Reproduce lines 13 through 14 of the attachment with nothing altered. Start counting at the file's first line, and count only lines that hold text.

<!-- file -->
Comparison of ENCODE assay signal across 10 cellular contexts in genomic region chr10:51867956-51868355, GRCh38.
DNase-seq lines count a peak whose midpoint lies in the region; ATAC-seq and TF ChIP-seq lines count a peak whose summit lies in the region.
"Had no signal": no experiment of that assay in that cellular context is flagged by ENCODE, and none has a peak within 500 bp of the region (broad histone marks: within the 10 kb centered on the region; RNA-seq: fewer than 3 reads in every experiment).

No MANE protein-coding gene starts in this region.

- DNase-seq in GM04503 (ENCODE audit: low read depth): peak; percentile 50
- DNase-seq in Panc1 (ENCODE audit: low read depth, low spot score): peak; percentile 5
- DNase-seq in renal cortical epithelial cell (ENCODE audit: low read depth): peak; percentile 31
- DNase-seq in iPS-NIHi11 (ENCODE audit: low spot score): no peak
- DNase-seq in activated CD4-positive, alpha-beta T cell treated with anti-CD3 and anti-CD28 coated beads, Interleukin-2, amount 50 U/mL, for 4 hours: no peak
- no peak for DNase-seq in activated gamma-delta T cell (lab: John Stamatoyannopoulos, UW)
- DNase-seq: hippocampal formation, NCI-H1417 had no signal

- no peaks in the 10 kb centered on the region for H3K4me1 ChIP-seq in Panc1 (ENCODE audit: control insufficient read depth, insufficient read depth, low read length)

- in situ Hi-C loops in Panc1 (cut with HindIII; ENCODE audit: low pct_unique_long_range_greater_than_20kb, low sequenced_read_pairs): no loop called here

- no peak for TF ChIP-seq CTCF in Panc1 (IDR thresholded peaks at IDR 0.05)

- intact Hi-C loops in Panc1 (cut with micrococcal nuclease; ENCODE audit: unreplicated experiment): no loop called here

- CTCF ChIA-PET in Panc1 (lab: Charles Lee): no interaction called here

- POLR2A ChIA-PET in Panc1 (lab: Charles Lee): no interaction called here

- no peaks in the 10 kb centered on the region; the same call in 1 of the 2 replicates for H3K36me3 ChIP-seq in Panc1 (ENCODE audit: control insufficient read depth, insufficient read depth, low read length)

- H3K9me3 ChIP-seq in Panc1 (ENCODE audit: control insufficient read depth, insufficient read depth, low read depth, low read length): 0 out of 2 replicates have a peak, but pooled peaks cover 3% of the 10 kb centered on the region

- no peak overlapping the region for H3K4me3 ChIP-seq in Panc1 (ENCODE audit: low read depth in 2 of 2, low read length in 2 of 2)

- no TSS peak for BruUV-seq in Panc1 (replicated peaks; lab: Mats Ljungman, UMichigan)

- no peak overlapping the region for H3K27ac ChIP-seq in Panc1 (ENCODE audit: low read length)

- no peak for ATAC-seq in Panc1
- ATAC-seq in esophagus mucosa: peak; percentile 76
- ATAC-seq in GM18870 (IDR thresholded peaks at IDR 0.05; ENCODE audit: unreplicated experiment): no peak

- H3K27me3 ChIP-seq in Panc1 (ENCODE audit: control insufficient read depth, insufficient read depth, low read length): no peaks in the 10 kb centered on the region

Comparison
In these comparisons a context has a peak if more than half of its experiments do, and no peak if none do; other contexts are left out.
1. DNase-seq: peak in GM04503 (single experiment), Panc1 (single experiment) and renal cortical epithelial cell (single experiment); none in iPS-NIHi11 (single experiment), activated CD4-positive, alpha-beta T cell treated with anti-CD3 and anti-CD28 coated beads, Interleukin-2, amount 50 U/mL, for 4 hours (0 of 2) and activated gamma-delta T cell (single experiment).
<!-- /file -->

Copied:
- in situ Hi-C loops in Panc1 (cut with HindIII; ENCODE audit: low pct_unique_long_range_greater_than_20kb, low sequenced_read_pairs): no loop called here

- no peak for TF ChIP-seq CTCF in Panc1 (IDR thresholded peaks at IDR 0.05)